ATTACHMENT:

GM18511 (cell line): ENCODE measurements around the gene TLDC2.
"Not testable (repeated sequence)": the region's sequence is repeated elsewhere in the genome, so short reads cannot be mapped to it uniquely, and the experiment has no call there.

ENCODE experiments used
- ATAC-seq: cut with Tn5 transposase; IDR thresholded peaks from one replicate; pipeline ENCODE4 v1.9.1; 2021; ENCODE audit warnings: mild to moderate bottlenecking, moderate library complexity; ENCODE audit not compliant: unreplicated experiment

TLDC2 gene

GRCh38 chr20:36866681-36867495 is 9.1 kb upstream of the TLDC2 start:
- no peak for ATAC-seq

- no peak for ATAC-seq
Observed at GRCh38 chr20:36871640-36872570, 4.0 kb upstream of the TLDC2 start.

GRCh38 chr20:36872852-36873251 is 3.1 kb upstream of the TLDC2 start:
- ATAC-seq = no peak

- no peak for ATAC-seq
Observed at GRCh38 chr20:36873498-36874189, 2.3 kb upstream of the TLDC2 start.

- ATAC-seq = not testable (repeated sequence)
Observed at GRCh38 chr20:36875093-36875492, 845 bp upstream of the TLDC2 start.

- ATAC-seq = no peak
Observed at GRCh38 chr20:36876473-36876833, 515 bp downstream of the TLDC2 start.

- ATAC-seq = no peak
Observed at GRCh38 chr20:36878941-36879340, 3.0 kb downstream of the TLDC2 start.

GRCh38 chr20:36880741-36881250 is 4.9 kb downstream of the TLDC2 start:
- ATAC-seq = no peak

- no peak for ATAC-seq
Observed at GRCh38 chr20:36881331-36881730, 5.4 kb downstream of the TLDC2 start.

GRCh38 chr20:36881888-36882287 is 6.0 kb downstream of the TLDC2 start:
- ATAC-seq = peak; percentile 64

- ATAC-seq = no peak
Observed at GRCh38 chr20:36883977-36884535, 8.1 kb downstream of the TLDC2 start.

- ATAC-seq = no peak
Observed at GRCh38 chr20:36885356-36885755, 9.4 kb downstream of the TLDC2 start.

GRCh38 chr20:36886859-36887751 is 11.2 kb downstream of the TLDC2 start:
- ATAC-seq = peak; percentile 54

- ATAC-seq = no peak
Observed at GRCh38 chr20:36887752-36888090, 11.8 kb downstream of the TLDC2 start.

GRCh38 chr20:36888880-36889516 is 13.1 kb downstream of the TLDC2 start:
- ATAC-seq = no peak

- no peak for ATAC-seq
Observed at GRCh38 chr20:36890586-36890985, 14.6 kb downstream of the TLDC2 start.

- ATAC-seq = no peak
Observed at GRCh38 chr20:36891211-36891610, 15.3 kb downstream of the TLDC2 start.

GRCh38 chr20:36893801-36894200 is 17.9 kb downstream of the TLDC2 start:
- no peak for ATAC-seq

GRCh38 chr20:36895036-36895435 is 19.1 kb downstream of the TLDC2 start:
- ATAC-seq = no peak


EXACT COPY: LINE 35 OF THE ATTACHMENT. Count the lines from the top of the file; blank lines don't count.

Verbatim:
- ATAC-seq = no peak